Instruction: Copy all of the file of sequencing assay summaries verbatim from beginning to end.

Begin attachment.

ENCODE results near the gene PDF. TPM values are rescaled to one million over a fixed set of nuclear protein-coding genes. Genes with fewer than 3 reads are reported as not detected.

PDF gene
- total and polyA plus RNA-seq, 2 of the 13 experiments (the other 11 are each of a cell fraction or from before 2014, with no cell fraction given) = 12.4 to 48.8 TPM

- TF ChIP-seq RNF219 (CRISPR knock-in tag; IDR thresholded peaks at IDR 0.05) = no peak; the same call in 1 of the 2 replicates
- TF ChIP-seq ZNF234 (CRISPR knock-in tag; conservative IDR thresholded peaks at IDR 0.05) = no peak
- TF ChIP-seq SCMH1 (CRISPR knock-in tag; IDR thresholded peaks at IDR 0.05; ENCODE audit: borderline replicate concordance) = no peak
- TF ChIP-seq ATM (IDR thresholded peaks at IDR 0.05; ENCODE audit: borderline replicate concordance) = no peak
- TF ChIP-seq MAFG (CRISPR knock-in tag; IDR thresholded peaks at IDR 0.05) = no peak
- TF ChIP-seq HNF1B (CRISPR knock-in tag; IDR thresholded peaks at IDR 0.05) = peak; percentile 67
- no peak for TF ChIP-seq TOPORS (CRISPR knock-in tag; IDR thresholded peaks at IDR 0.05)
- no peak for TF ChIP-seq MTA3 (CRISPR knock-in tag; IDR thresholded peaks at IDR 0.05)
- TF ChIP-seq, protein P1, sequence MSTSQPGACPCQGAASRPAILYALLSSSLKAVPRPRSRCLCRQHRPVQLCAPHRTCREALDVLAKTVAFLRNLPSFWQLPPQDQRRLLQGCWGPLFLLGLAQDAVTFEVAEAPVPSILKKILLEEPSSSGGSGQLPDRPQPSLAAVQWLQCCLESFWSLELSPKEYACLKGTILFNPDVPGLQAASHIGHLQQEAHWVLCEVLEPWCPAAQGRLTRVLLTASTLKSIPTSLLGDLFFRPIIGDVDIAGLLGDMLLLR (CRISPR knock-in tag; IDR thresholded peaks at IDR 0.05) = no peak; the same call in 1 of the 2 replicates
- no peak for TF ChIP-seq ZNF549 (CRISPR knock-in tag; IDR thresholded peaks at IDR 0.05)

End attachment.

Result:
ENCODE results near the gene PDF. TPM values are rescaled to one million over a fixed set of nuclear protein-coding genes. Genes with fewer than 3 reads are reported as not detected.

PDF gene
- total and polyA plus RNA-seq, 2 of the 13 experiments (the other 11 are each of a cell fraction or from before 2014, with no cell fraction given) = 12.4 to 48.8 TPM

- TF ChIP-seq RNF219 (CRISPR knock-in tag; IDR thresholded peaks at IDR 0.05) = no peak; the same call in 1 of the 2 replicates
- TF ChIP-seq ZNF234 (CRISPR knock-in tag; conservative IDR thresholded peaks at IDR 0.05) = no peak
- TF ChIP-seq SCMH1 (CRISPR knock-in tag; IDR thresholded peaks at IDR 0.05; ENCODE audit: borderline replicate concordance) = no peak
- TF ChIP-seq ATM (IDR thresholded peaks at IDR 0.05; ENCODE audit: borderline replicate concordance) = no peak
- TF ChIP-seq MAFG (CRISPR knock-in tag; IDR thresholded peaks at IDR 0.05) = no peak
- TF ChIP-seq HNF1B (CRISPR knock-in tag; IDR thresholded peaks at IDR 0.05) = peak; percentile 67
- no peak for TF ChIP-seq TOPORS (CRISPR knock-in tag; IDR thresholded peaks at IDR 0.05)
- no peak for TF ChIP-seq MTA3 (CRISPR knock-in tag; IDR thresholded peaks at IDR 0.05)
- TF ChIP-seq, protein P1, sequence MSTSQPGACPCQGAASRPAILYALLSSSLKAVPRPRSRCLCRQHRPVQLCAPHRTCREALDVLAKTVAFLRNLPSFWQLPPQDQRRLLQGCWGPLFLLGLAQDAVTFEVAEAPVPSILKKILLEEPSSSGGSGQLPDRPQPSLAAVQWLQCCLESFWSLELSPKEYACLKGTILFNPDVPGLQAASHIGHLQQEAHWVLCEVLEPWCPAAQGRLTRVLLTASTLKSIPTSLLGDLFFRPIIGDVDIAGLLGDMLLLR (CRISPR knock-in tag; IDR thresholded peaks at IDR 0.05) = no peak; the same call in 1 of the 2 replicates
- no peak for TF ChIP-seq ZNF549 (CRISPR knock-in tag; IDR thresholded peaks at IDR 0.05)